After Wilson donated part of his liver to a friend in “Wilson”, he winced whenever he moved. Even after he left the hospital. But it clearly doesn’t impair Chase from cavorting with Not-Virgin-Mary.


“So, do you like to swing?”

But God has Other Plans for Not-Virgin-Mary. Post-coital in Chase’s bed, her neck swells up. She’s rushed off to PPTH for surgery! Which Chase performs! Huh? Hadn’t he decided he didn’t work there anymore? Did I miss something?

Not-Virgin-Mary has a vision during surgery that God is calling her. Somehow one night of sweet, sweet love has convinced Chase he loves her. But no. She’s going to put on the habit and leave our corrupt world behind. I’d care if they had bothered to give Not-Virgin-Mary a personality, but the writers forgot. They were too busy writing YET ANOTHER PRANK WAR, this time between House and Taub. Although it was a pleasure to see Taub without those dreadful twins, the prank war…it’s so tedious that describing it will set off my narcolepsy.

“Ha! I win!”

Chase goes weeping to House, who gives him a fatherly talk about Chase reassessing his life after his mistakes. No, don’t ask me what that means. It didn’t stop Chase in Season Two when he killed a patient in “The Mistake.” (Maybe he reassessed his life that time during the commercial breaks?) Perhaps one of my darling readers can explain the to me in the comments.

The upside of all of this is that Adams and Park have virtually nothing to do. The downside is that Wilson appears for a blink-and-you’ll-miss-him scene.

Feel free to respond in the comments. And yes, the show was canceled. All the talk of “deciding to come to an end” sounds suspiciously like public relations hooey. Let’s hope the series finale leaves the cast alive—most of them, anyway. When you comment, remember, I am always right.

Ciao,
Elisa & Fletcher

Review: House Season 8 Ep. 10, "Runaways"

DAHLINGS –

It would seem that, in its return to basics, “House” has established several ongoing motifs.

1) The team does almost all of its work without him. However, House
occasionally swings by for the epiphany. Or to say “put him on interferon”.
2)There is an amazing amount of time spent on meaningless mind games and
high-larious pranks.
3) Park is quirky and says “surprising” things.
4) Adams is a hologram.
5) Foreman is in almost every scene. Which is odd, because he’s not on the team
anymore. As Dean of Medicine, he’s getting more screen time than Cuddy did. I adore Foreman, but really. Doesn’t he have a large teaching hospital to run?

On a cheerier note, your faithful correspendent could actually recall this week’s episode, “Runaways.” Last week’s episode, “Better Half,” was so dull it could have been a filmed blocking rehearsal. Even now I can’t remember the plot…oh, yes, early onset Alzheimer’s, a fascinating, tragic disease that the show managed to make neither fascinating nor tragic. It was even irritating when House spoke Portuguese. Yes, House knows every single language ever invented, but please, just once, show, have a translator come in! There was some kind of prank war. And fisticuffs.

What “Better Half” clearly demonstrated was that the chemistry between House and Wilson seems to have evaporated. The rapport is no longer, the relationship is no longer there, it’s two actors in a room. Neither of them particularly interested in what’s going on.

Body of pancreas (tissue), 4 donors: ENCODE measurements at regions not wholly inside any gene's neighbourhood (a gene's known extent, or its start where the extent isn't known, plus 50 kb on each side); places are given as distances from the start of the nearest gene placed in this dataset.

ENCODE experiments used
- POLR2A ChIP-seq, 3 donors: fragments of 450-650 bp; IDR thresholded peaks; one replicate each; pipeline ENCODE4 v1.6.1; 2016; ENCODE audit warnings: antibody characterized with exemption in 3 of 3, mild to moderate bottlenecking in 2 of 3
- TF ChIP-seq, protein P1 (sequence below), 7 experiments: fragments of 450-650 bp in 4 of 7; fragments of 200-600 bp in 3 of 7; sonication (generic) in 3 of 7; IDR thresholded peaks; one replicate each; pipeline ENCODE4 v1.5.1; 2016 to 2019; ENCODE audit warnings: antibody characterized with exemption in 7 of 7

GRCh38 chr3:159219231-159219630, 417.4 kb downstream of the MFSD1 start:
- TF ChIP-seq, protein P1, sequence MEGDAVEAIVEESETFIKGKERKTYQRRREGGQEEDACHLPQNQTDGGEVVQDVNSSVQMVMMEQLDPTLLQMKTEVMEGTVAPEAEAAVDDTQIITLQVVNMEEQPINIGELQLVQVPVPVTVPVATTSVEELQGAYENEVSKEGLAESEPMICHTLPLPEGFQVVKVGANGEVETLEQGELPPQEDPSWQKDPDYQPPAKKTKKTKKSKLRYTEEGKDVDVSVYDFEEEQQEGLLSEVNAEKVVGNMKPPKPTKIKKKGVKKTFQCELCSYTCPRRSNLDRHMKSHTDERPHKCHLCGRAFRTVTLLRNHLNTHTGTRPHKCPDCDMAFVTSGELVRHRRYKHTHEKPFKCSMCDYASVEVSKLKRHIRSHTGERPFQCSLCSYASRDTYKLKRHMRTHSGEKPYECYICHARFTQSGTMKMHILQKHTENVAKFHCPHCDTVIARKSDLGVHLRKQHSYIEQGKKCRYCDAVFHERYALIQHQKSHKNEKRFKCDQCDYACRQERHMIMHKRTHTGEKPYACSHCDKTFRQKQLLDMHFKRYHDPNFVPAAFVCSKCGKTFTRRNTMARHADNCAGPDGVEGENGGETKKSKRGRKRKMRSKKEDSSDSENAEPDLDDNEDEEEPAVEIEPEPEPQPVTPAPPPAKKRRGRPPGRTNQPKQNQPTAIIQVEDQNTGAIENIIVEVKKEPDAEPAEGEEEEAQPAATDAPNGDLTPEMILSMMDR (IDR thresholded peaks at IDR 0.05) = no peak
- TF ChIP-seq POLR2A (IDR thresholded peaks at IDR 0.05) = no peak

Hmmm, I remembered more than I thought I would.

Back to “Runaways.”

Right at the top, House announces for the 107,406,321th time, “People don’t change.”

FOR THE LOVE OF GOD, BANISH THIS PHRASE TO THE BLACK HOLE OF WRITER’S PURGATORY! PLEASE, PLEASE, PLEASE NEVER USE IT AGAIN! IS IT SO MUCH TO ASK THAT IN A SEA OF CLICHÉS, YOU CAN’T LEAVE OUT ONE???

Ahem. I beg your pardon. It’s a bit of a sore point.

A teenage runaway arrives the clinic with an ear bleed. This was once the hospital where seeing House was truly the last-case scenario. Desperate people came from other countries because he was a world-famous diagnostician. Now, it seems, all one needs is a trip to the clinic or the ER and House pops up, ready to go.

The teenager is supposedly homeless but she has set up shop in an abandoned house. Can’t recall her name, so let’s call her…Biff. Poor Biff has Druggie Mom. Druggie Mom and Biff briefly reconcile when Druggie Mom tells Biff, “I only did drugs after you were asleep, honey.” “I love you, Mom.”

House no longer has an ankle monitor on, so he drags to team to oh-so-wild-and-crazy places. Such as a shooting range, where he dresses like Elmer Fudd. Then a turtle race, in which Park gets to be quirky at a turtle.(Don’t these doctors have tests to run? Laundry? Anything?)

House’s biting wit is on display when he can’t stop giggling over the name “Pooholtz.” Straight out of Oscar Wilde’s playbook.

Foreman’s extramarital affair ends when he learns the wife has told the husband and the husband doesn’t mind. It makes no sense, but it’s just as well, as the wife is an even worse actress than Park.

Taub…remember when Taub was a wonderfully dry, snarky doctor? About two decades ago? Taub’s storyline is one of the best arguments for Planned Parenthood that I’ve seen yet. He bonds with the Sophii by telling them about football.

ANYWAY, Biff’s diagnosis is worms. Rather like the girl who went fishing with her parents and ate undercooked trout and ended up with tapeworm, Biff went swimming with Druggie Mom and contracted worms. Druggie Mom goes to bond with Biff. But Biff has run away once again, just as…somebody else ran away. I mean, the B-plot is always the A-plot on training wheels.

And there were two wacky civil way reenactors.

My hand on the Bible, I am not making any of this up.

Next week’s episode is supposed to be iconic.